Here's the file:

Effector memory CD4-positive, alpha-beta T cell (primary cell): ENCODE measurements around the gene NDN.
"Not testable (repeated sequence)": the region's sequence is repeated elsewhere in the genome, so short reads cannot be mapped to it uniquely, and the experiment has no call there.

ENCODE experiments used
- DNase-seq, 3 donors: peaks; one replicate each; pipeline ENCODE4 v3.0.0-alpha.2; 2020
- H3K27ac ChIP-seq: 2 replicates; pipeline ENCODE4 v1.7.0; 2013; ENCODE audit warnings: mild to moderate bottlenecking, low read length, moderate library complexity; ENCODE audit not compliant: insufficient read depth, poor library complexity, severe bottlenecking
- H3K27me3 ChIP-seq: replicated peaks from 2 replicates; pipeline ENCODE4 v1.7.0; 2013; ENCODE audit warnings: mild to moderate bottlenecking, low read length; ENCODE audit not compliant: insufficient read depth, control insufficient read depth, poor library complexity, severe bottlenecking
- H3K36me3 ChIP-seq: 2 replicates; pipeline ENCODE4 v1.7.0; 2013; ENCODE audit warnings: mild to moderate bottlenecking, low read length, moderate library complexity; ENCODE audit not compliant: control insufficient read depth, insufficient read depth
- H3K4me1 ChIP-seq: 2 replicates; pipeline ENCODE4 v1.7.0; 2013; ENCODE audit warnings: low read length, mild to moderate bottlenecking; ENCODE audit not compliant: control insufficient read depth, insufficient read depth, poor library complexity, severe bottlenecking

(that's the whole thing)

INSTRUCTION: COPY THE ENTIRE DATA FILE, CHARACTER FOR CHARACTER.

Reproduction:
Effector memory CD4-positive, alpha-beta T cell (primary cell): ENCODE measurements around the gene NDN.
"Not testable (repeated sequence)": the region's sequence is repeated elsewhere in the genome, so short reads cannot be mapped to it uniquely, and the experiment has no call there.

ENCODE experiments used
- DNase-seq, 3 donors: peaks; one replicate each; pipeline ENCODE4 v3.0.0-alpha.2; 2020
- H3K27ac ChIP-seq: 2 replicates; pipeline ENCODE4 v1.7.0; 2013; ENCODE audit warnings: mild to moderate bottlenecking, low read length, moderate library complexity; ENCODE audit not compliant: insufficient read depth, poor library complexity, severe bottlenecking
- H3K27me3 ChIP-seq: replicated peaks from 2 replicates; pipeline ENCODE4 v1.7.0; 2013; ENCODE audit warnings: mild to moderate bottlenecking, low read length; ENCODE audit not compliant: insufficient read depth, control insufficient read depth, poor library complexity, severe bottlenecking
- H3K36me3 ChIP-seq: 2 replicates; pipeline ENCODE4 v1.7.0; 2013; ENCODE audit warnings: mild to moderate bottlenecking, low read length, moderate library complexity; ENCODE audit not compliant: control insufficient read depth, insufficient read depth
- H3K4me1 ChIP-seq: 2 replicates; pipeline ENCODE4 v1.7.0; 2013; ENCODE audit warnings: low read length, mild to moderate bottlenecking; ENCODE audit not compliant: control insufficient read depth, insufficient read depth, poor library complexity, severe bottlenecking